Christine M. Drea
Earl D. McLean Professor
I have two broad research interests, sexual differentiation and social behavior, both focused on hyenas and primates. I am particularly interested in unusual species in which the females display a suite of masculinized characteristics, including male- like or exaggerated external genitalia and social dominance. The study of naturally occurring hormones in such unique mammals can reveal general processes of hormonal activity, expressed in genital morphology, reproductive development, and social behavior. Taking a combined laboratory and field approach allows me to relate captive data to various facets of the animals' natural habitat, thereby enhancing the ecological validity of assay procedures and enriching interpretation in an evolutionary framework. The goal of comparative studies of hyenas and lemurs is to help elucidate the mechanisms of mammalian sexual differentiation.
My research program in social behavior focuses on social learning and group cohesion. Using naturalistic tasks that I present to captive animals in socially relevant contexts, I can investigate how social interaction modulates behavior, problem- solving, and cognitive performance. By studying and comparing models of carnivore and primate foraging, I can better understand how group-living animals modify their actions to meet environmental demands. A primary interest is determining whether similar factors, related to having a complex social organization, influence learning and performance across taxonomic groups. I am also interested in how animals learn rules of social conduct and maintain social cohesion, as evidenced by their patterns of behavioral developmental, the intricate balance between aggression and play, the expression of scent marking, and the social facilitation or inhibition of behavior.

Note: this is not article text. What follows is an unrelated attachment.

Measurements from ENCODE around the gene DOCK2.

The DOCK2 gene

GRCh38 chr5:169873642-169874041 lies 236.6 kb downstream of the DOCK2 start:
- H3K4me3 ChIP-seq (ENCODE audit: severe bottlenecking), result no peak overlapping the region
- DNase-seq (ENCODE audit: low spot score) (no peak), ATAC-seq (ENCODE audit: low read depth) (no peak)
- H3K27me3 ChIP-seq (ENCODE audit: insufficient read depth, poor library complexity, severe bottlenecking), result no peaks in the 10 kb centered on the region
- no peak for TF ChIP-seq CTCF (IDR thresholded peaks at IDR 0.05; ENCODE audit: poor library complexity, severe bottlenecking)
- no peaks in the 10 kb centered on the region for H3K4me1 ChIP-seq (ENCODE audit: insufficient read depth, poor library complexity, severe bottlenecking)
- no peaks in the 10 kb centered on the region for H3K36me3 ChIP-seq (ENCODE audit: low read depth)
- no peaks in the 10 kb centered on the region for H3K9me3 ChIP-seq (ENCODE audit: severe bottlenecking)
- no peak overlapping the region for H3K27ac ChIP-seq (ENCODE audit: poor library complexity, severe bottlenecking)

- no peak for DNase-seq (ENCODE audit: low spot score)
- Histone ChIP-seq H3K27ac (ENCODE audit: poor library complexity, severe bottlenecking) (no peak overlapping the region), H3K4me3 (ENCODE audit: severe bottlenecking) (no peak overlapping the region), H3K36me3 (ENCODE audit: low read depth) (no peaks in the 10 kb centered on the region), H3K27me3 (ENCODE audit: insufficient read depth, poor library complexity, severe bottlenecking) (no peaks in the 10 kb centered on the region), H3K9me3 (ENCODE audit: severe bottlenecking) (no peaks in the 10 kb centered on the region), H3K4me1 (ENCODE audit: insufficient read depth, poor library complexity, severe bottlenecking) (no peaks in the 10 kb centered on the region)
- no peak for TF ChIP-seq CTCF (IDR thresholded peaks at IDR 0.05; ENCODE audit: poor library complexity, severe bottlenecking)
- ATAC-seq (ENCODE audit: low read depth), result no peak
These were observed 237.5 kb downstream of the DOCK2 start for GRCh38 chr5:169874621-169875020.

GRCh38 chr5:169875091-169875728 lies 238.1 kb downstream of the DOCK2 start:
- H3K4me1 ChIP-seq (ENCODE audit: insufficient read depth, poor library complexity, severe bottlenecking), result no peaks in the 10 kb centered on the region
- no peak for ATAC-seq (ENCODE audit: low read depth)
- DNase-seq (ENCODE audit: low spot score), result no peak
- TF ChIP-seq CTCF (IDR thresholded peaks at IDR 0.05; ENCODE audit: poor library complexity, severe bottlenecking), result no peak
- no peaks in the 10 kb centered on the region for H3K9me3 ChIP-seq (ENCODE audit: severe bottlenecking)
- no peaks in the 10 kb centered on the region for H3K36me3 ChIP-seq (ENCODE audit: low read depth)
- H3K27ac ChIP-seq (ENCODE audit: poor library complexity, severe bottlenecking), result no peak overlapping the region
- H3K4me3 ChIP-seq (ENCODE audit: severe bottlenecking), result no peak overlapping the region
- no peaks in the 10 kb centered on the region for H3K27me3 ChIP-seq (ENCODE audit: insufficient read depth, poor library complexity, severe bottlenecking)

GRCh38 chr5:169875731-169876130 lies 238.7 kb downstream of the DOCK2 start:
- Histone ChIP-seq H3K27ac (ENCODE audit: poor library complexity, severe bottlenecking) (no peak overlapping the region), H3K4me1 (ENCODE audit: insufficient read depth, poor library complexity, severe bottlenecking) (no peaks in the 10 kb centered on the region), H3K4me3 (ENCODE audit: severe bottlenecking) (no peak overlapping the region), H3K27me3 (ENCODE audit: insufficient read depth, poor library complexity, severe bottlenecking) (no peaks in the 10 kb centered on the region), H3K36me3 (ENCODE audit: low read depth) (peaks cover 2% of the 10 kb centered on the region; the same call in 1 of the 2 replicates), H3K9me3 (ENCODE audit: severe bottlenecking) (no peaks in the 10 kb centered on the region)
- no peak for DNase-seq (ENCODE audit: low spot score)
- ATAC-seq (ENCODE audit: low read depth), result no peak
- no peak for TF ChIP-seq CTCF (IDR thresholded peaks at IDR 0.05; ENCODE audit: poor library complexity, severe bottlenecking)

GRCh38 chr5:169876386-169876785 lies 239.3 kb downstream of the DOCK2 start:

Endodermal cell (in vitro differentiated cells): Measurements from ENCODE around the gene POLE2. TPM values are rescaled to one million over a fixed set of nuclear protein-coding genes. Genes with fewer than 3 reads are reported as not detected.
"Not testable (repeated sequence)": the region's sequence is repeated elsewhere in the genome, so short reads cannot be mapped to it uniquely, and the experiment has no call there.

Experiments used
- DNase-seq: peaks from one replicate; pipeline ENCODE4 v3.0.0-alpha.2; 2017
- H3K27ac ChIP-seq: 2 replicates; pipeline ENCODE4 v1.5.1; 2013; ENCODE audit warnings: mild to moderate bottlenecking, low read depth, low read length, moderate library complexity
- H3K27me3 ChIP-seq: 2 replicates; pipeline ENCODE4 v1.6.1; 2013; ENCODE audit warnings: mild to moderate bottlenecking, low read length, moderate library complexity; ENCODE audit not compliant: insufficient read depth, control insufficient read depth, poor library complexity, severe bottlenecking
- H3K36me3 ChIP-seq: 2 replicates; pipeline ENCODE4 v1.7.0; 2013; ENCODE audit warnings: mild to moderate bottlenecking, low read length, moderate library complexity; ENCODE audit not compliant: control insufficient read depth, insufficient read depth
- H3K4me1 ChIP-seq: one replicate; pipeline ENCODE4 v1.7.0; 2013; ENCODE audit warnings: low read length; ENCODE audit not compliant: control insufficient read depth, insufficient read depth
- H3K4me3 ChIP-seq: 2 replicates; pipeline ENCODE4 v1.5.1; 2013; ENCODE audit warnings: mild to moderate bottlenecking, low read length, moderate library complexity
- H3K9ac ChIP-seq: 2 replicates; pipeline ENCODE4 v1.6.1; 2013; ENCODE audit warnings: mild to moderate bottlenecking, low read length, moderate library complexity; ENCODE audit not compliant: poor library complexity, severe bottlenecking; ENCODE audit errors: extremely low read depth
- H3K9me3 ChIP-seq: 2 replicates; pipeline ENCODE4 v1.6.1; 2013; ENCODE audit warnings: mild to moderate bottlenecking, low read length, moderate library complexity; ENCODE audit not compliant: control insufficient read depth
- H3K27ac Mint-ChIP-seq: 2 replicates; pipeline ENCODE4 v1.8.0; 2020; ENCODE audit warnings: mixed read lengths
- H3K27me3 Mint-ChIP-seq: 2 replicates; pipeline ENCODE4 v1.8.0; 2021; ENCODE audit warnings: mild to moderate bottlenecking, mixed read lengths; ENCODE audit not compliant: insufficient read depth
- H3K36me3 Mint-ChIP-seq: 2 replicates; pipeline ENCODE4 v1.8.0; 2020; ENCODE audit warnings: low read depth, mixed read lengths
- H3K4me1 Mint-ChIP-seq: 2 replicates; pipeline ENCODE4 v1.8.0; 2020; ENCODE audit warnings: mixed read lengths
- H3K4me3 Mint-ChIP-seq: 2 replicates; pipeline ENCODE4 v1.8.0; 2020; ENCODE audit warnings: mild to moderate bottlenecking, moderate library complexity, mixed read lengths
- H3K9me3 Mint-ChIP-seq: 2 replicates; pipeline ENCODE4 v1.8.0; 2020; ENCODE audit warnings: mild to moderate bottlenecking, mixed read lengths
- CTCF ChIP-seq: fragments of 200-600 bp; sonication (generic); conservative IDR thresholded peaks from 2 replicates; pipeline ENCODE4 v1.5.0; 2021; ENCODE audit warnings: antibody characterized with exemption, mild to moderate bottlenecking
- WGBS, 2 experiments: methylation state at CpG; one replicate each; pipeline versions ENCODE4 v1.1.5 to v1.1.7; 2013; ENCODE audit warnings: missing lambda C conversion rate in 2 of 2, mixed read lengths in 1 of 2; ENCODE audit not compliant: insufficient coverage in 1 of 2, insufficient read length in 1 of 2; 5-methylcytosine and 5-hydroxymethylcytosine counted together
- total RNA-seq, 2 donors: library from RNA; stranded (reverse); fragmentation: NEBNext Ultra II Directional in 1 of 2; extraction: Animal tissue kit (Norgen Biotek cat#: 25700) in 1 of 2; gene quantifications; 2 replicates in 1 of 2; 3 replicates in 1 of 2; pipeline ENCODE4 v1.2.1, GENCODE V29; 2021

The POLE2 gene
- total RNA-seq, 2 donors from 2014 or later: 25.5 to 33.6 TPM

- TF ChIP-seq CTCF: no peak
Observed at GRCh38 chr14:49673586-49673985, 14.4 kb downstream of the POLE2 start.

Drea, CM. "D'scent of man: A comparative survey of primate chemosignaling in relation to sex." Hormones and Behavior 68 (February 1, 2015): 117-133. (Review) Full Text
Drea, CM. "D'scent of man: a comparative survey of primate chemosignaling in relation to sex." Hormones and behavior 68 (February 2015): 117-133. (Review) Full Text
Crawford, JC, and Drea, CM. "Baby on board: olfactory cues indicate pregnancy and fetal sex in a non-human primate." Biology letters 11.2 (February 2015): 20140831-. Full Text Open Access Copy
Petty, JMA, and Drea, CM. "Female rule in lemurs is ancestral and hormonally mediated." Scientific reports 5 (January 2015): 9631-. Full Text
delBarco-Trillo, J, and Drea, CM. "Socioecological and phylogenetic patterns in the chemical signals of strepsirrhine primates." Animal Behaviour 97 (November 1, 2014): 249-253. Full Text
delBarco-Trillo, J, and Drea, CM. "Socioecological and phylogenetic patterns in the chemical signals of strepsirrhine primates." Animal Behaviour 97 (November 2014): 249-253. Full Text
Leclaire, S, Nielsen, JF, and Drea, CM. "Bacterial communities in meerkat anal scent secretions vary with host sex, age, and group membership." Behavioral Ecology 25.4 (July 1, 2014): 996-1004. Full Text
Kulahci, IG, Drea, CM, Rubenstein, DI, and Ghazanfar, AA. "Individual recognition through olfactory-auditory matching in lemurs." Proceedings. Biological sciences / The Royal Society 281.1784 (June 7, 2014): 20140071-. Full Text
Kulahci, IG, Drea, CM, Rubenstein, DI, and Ghazanfar, AA. "Individual recognition through olfactory-auditory matching in lemurs." Proceedings of the Royal Society B: Biological Sciences 281.1784 (June 2014): 20140071-. Full Text
Greene, LK, and Drea, CM. "Love is in the air: sociality and pair bondedness influence sifaka reproductive signalling." Animal Behaviour 88 (February 2014): 147-156. Full Text Open Access Copy